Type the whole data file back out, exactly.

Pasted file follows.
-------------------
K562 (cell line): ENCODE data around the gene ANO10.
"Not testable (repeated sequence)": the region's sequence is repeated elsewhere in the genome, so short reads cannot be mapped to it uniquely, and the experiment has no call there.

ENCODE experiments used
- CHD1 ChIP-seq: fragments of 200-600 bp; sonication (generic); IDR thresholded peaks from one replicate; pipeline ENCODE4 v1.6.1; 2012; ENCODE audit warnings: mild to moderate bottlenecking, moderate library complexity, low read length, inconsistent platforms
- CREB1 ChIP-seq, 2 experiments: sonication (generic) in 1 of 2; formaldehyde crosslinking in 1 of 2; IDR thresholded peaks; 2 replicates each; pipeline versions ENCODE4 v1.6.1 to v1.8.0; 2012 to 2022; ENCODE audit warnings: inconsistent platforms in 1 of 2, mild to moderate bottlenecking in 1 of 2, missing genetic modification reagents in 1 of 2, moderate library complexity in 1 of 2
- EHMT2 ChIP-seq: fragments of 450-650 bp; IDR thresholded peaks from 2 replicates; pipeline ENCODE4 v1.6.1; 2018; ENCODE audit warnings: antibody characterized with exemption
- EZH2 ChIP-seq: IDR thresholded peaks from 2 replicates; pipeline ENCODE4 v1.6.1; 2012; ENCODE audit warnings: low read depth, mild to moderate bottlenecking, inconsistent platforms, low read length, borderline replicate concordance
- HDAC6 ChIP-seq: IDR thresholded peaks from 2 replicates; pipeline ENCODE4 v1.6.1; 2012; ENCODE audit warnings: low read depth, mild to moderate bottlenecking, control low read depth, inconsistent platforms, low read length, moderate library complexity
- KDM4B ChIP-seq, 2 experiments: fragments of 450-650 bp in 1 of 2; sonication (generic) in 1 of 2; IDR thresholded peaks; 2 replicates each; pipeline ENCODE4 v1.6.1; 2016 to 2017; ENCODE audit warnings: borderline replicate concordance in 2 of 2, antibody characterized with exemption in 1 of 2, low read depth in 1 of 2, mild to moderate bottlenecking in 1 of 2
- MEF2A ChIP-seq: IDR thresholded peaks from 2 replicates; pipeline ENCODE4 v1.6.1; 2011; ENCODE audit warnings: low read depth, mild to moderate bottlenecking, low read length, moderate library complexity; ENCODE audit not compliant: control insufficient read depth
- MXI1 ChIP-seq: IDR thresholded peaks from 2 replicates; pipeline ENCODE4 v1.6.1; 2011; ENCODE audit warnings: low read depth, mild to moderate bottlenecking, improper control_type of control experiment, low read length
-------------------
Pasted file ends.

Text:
K562 (cell line): ENCODE data around the gene ANO10.
"Not testable (repeated sequence)": the region's sequence is repeated elsewhere in the genome, so short reads cannot be mapped to it uniquely, and the experiment has no call there.

ENCODE experiments used
- CHD1 ChIP-seq: fragments of 200-600 bp; sonication (generic); IDR thresholded peaks from one replicate; pipeline ENCODE4 v1.6.1; 2012; ENCODE audit warnings: mild to moderate bottlenecking, moderate library complexity, low read length, inconsistent platforms
- CREB1 ChIP-seq, 2 experiments: sonication (generic) in 1 of 2; formaldehyde crosslinking in 1 of 2; IDR thresholded peaks; 2 replicates each; pipeline versions ENCODE4 v1.6.1 to v1.8.0; 2012 to 2022; ENCODE audit warnings: inconsistent platforms in 1 of 2, mild to moderate bottlenecking in 1 of 2, missing genetic modification reagents in 1 of 2, moderate library complexity in 1 of 2
- EHMT2 ChIP-seq: fragments of 450-650 bp; IDR thresholded peaks from 2 replicates; pipeline ENCODE4 v1.6.1; 2018; ENCODE audit warnings: antibody characterized with exemption
- EZH2 ChIP-seq: IDR thresholded peaks from 2 replicates; pipeline ENCODE4 v1.6.1; 2012; ENCODE audit warnings: low read depth, mild to moderate bottlenecking, inconsistent platforms, low read length, borderline replicate concordance
- HDAC6 ChIP-seq: IDR thresholded peaks from 2 replicates; pipeline ENCODE4 v1.6.1; 2012; ENCODE audit warnings: low read depth, mild to moderate bottlenecking, control low read depth, inconsistent platforms, low read length, moderate library complexity
- KDM4B ChIP-seq, 2 experiments: fragments of 450-650 bp in 1 of 2; sonication (generic) in 1 of 2; IDR thresholded peaks; 2 replicates each; pipeline ENCODE4 v1.6.1; 2016 to 2017; ENCODE audit warnings: borderline replicate concordance in 2 of 2, antibody characterized with exemption in 1 of 2, low read depth in 1 of 2, mild to moderate bottlenecking in 1 of 2
- MEF2A ChIP-seq: IDR thresholded peaks from 2 replicates; pipeline ENCODE4 v1.6.1; 2011; ENCODE audit warnings: low read depth, mild to moderate bottlenecking, low read length, moderate library complexity; ENCODE audit not compliant: control insufficient read depth
- MXI1 ChIP-seq: IDR thresholded peaks from 2 replicates; pipeline ENCODE4 v1.6.1; 2011; ENCODE audit warnings: low read depth, mild to moderate bottlenecking, improper control_type of control experiment, low read length